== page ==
About is a search engine for the Internet of Things. Shodan scans the whole internet and indexes the services run on each IP address.



Let's say we want to find specific information on a website or IP, we an input the IP into the search and find what services are running and what ports are open. Some larger companies have proxies between their server and the internet so we may need to get the actual IPs using Autonomous System Numbers.

Autonomous System Numbers

An autonomous system number (ASN) is a global identifier of a range of IP addresses. If you are an enormous company like Google you will likely have your own ASN for all of the IP addresses you own. We can put the IP address into an ASN lookup tool such as ASNLookup, Which tells us they have the ASN AS14061.


To get the most out of Shodan, it’s important to understand the search query syntax. Devices run services, and Shodan stores information about them. The information is stored in a banner. It’s the most fundamental part of Shodan.


On the homepage, we can click on “explore” to view the most up voted search queries. The most popular one is webcams.

Note: this is a grey area. It is legal to view a publicly accessible webcam, it is illegal to try to break into a password protected one. Use your brain and research the laws of your country!

One of the other most up voted searches is a search for MYSQL databases. If we look at the search, we can see it is another filter, product:MySQL.

Shodan has many powerful filters. One is the vuln filter, which let’s us search for IP addresses vulnerable to an exploit. Let’s say we want to find IP addresses vulnerable to Eternal Blue: vuln:ms17-010, however, this is only available for academic or business users, to prevent bad actors from abusing this!

City Country Geo (coordinates) Hostname net (based on IP / CIDR) OS (find operating systems) port before/after (timeframes)

PS: You can automatically filter on Shodan by clicking the things in the left hand side bar!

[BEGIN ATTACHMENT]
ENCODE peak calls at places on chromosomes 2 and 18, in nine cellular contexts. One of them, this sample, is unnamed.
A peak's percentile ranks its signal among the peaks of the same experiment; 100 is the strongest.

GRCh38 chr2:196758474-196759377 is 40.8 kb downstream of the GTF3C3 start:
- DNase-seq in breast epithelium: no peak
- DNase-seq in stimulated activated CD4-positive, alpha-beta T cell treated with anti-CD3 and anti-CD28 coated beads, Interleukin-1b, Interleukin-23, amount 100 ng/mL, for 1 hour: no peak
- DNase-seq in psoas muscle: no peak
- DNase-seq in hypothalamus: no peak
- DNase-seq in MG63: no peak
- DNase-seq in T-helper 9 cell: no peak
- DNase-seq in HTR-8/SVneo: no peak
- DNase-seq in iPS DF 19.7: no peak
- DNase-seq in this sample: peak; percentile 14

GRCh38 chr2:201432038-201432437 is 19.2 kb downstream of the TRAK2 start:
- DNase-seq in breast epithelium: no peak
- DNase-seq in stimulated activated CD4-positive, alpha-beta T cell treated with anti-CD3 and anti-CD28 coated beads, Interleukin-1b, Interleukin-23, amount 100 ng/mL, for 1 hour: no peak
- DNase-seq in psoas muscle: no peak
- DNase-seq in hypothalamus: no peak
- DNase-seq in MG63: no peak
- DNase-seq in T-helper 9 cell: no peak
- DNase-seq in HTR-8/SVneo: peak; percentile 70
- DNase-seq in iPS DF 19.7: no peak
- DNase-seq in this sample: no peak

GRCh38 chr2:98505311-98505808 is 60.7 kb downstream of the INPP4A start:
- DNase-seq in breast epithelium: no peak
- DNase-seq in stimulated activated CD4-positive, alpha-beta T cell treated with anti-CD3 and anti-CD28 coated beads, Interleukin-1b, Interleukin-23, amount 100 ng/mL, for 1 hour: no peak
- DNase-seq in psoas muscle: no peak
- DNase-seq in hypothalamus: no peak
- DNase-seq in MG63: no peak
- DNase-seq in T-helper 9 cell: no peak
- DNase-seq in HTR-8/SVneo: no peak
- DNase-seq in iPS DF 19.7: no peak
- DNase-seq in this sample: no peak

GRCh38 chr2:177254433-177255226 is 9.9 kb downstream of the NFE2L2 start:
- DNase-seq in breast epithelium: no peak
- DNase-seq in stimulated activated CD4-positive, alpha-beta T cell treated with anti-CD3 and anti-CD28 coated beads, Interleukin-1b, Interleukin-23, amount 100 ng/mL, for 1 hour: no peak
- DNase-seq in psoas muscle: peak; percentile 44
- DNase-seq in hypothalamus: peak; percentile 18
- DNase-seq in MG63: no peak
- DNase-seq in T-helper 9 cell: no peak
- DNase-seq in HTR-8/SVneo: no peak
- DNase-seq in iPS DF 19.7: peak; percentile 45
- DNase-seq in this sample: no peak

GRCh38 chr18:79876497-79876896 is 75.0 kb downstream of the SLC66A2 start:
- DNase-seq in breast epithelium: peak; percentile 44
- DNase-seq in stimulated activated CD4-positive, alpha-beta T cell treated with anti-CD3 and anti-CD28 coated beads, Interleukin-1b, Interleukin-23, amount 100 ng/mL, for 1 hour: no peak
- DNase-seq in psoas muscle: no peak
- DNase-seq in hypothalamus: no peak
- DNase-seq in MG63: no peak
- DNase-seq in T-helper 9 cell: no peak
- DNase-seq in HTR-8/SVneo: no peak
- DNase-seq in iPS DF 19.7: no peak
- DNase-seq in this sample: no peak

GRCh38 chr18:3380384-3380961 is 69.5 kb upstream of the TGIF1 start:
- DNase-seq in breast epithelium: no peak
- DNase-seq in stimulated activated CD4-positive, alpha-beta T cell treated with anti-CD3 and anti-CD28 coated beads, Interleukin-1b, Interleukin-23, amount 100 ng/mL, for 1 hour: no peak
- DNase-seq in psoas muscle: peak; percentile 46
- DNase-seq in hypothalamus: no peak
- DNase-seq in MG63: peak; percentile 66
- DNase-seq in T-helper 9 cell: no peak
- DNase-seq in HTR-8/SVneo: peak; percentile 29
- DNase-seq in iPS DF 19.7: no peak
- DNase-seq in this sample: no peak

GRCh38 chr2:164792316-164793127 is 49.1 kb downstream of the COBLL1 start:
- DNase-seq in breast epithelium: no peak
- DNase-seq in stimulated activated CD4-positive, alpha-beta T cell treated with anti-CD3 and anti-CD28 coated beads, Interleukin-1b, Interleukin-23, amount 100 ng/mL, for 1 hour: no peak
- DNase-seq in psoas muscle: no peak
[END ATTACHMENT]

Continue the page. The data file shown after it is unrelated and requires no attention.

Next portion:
Shodan Monitoring

Shodan Monitor is an application for monitoring your devices in your own network. In their words, "Keep track of the devices that you have exposed to the Internet. Setup notifications, launch scans and gain complete visibility into what you have connected".

Previously we had to do this using their API, but now we have this fancy application. Access the dashboard via this link. You’ll see it’s asking for an IP range. Once we add a network, we can see it in our dashboard. If we click on the settings cog, we can see that we have a range of “scans” Shodan performs against our network. Anytime Shodan detects a security vulnerability in one of these categories, it will email us. If we go to the dashboard again we can see it lays some things out for us. Most notably:

  • Top Open Ports (most common)

  • Top Vulnerabilities (stuff we need to deal with right away)

  • Notable Ports (unusual ports that are open)

  • Potential Vulenrabilites

  • Notable IPs (things we should investigate in more depth). The interesting part is that you can actually monitor other peoples networks using this. For bug bounties you can save a list of IPs and Shodan will email you if it finds any problems.

Shodan Dorking

Shodan has some lovely webpages with Dorks that allow us to find things. Their search example webpages feature some. Some fun ones include: has_screenshot:true encrypted attention Which uses optical character recognition and remote desktop to find machines compromised by ransomware on the internet. screenshot.label:ics vuln:CVE-2014-0160 Internet connected machines vulenrable to heartbleed. Note: CVE search is only allowed to academic or business subscribers. Solar Winds Supply Chain Attack by using Favicons: http.favicon.hash:-1776962843

Shodan Extention

Shodan also has an extension. When installed, you can click on it and it’ll tell you the IP address of the webserver running, what ports are open, where it’s based and if it has any security issues. I imagine this is a good extension for any people interested in bug bounties, being quickly able to tell if a system looks vulnerable or not based on the Shodan output.

Exploring API has an API! It requires an account, so I won't talk about it here. If you want to explore the Shodan API, I've written a blog post about finding Pi-Holes with it here. The API lets us programmatically search Shodan and receive a list of IP addresses in return. If we are a company, we can write a script to check over our IP addresses to see if any of them are vulnerable.

PS: You can automatically filter on Shodan by clicking the things in the left hand side bar!

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